According to ARK, the required computation power needed for deep learning models will create a boom in the AI chip industry. In recent years, deep learning models become larger and larger to target more challenging problems that we encounter. This comes with a cost, though. For example, the cost of model training in GPT-3 reaches millions of dollars.
To train more powerful models, the computing resources devoted to model training has soared 10x every year in the past 10 years. Many companies design new chips specifically tailored for the deep learning models. Plus, the AI industry gradually embraces edge computing to ensure computation and storage occur at the point of use to improve data privacy and bandwidth efficiency. Assume a world where each everyday product, such as a coffee machine or refrigerator, has an AI chip inside. This is a great opportunity for the chip industry to build a wide range of AI chips to address various needs in the market from your coffee machine to your autonomous vehicle.
They believe that the AI industry is switching from computer vision into natural language processing. Simply, from vision to language. Most mainstream applications of computer vision such as object detection, semantic segmentation, pose estimation, and face recognition are deeply investigated. Plus, you can find off-the-shelf products or libraries that can provide you with these services out of the box. On the other side, we still struggle to develop cost-efficient, scalable, and contextualized deep learning models for language understanding. So, it could be predicted that this switch would happen.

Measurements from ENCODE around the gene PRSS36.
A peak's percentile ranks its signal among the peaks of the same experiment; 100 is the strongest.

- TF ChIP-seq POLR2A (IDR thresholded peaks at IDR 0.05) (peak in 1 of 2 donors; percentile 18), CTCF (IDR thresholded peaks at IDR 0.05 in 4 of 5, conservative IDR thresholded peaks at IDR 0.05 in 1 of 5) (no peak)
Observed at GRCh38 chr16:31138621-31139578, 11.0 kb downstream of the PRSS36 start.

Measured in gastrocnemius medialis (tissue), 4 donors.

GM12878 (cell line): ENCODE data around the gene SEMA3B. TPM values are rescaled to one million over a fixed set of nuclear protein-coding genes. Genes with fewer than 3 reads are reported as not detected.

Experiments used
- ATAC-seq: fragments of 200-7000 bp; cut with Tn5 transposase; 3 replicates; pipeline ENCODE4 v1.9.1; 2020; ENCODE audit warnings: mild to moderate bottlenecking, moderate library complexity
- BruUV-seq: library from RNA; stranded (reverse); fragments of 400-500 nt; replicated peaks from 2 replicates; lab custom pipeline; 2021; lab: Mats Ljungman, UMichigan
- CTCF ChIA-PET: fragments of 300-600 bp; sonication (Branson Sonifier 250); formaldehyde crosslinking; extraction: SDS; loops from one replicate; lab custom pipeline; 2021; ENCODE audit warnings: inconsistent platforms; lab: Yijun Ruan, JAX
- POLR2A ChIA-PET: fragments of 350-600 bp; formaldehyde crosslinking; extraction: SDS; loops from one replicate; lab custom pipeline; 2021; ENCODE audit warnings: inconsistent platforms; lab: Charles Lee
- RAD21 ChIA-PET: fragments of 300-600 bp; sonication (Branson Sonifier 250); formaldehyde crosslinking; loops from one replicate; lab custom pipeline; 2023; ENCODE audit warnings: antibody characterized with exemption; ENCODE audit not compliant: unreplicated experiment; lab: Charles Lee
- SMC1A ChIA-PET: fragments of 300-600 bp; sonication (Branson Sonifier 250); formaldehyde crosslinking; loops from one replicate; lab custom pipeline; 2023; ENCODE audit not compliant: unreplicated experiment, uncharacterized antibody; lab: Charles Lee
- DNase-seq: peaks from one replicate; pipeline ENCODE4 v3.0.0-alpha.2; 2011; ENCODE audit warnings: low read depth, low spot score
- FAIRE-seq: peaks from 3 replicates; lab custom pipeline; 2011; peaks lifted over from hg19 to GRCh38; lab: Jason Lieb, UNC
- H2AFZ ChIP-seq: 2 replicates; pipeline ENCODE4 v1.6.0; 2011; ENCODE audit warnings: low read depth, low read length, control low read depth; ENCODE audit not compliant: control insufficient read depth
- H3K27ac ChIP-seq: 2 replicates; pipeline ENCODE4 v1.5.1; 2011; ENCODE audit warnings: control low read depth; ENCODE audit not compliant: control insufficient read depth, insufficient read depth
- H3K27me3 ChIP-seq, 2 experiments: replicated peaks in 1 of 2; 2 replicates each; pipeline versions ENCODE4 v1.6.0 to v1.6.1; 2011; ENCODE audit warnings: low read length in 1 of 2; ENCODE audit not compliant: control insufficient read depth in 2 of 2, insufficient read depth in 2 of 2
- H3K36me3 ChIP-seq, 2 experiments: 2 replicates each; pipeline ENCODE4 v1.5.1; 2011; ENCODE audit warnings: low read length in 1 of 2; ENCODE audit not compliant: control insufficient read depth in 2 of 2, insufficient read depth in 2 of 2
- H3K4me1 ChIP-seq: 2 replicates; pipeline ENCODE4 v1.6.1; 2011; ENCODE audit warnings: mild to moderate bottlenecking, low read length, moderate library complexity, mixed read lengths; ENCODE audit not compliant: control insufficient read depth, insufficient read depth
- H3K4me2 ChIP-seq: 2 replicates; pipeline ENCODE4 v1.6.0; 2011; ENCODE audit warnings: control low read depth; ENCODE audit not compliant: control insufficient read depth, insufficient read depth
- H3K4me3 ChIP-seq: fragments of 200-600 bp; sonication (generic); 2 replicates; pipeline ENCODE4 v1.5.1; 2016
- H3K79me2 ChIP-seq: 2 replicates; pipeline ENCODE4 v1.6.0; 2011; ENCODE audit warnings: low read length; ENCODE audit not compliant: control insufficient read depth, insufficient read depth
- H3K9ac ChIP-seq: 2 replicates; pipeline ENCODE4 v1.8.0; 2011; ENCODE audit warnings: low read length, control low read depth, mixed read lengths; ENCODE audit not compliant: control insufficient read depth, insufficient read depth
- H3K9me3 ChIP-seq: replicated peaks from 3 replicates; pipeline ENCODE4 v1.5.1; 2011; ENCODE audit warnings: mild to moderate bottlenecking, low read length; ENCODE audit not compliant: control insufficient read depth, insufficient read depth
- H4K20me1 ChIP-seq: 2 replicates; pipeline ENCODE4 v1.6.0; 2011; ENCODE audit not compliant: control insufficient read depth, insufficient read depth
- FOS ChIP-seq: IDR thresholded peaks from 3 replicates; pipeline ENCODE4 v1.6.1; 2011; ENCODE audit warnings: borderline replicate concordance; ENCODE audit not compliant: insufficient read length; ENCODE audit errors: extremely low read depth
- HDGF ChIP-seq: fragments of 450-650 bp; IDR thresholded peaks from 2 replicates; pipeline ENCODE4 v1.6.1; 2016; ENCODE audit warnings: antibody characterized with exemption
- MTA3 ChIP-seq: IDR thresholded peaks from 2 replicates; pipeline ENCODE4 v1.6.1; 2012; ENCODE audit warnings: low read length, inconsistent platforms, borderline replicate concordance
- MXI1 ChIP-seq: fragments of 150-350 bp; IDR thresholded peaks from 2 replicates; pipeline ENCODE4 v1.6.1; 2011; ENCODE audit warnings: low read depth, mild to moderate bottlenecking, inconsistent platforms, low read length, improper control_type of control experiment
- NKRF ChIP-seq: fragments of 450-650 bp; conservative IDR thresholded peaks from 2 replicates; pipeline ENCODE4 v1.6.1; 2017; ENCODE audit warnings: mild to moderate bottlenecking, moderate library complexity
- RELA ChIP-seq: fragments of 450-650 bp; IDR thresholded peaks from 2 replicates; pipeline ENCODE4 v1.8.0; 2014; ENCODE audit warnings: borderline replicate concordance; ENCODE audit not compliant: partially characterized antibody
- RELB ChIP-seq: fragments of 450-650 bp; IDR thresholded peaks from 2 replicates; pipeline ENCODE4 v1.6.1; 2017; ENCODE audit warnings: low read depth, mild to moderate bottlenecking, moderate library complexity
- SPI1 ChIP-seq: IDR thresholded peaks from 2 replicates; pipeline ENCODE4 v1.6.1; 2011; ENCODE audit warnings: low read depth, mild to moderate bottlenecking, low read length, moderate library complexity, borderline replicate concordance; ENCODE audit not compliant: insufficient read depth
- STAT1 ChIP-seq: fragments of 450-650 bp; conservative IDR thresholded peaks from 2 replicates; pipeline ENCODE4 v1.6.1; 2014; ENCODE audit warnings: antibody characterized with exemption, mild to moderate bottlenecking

Most mainstream applications of computer vision such as object detection, semantic segmentation, pose estimation, and face recognition are deeply investigated.
According to ARK, the OpenAI’s GPT-3 “understands” language. This is a bold statement that I can’t stand behind. I know that sometimes we exaggerate things in the business to push them forward; however, this is beyond what I can accept even from the business perspective. As an NLP expert, I am aware of the challenges that we have in this field. I am confident that GPT-3 solves some of them and shows light at the end of the tunnel. However, we are still far away from understanding language as a whole. It has been said that GPT-3 can write code in a dozen computer languages. Those who write code will agree with me that writing dozens of simple lines of code including “if … then …” or “model.fit()” does not count as programming.
GPT-3 shows light at the end of the tunnel. However, we are still far away from understanding language as a whole.
In the end, ARK claims that deep learning can create more economic value than the internet did. Disagreed! I started writing this article mostly due to this section. I believe the comparison between deep learning and the internet is fundamentally wrong. I will explain in detail below.
Software as a service (or, SaaS), the industry that represents the Internet for us, works beautifully in scale. When the business logic gets developed in SaaS, the only bottleneck to scale is the cloud services which is cracked in the past years. AI, in general, has critical challenges to scale and maintain.
ARK claims that deep learning can create more economic value than the internet did!
The reality is that deep learning models are fragile to new sets of data. The computation and efforts needed for transfer learning, the process to capture the essence of new data, is not negligible. The past performance does not necessarily hold when you work towards edge cases or new data. That is, reliability and maintainability still count as major challenges in the deep learning context.
In short, deep learning and SaaS are fundamentally different, and we can not compare them.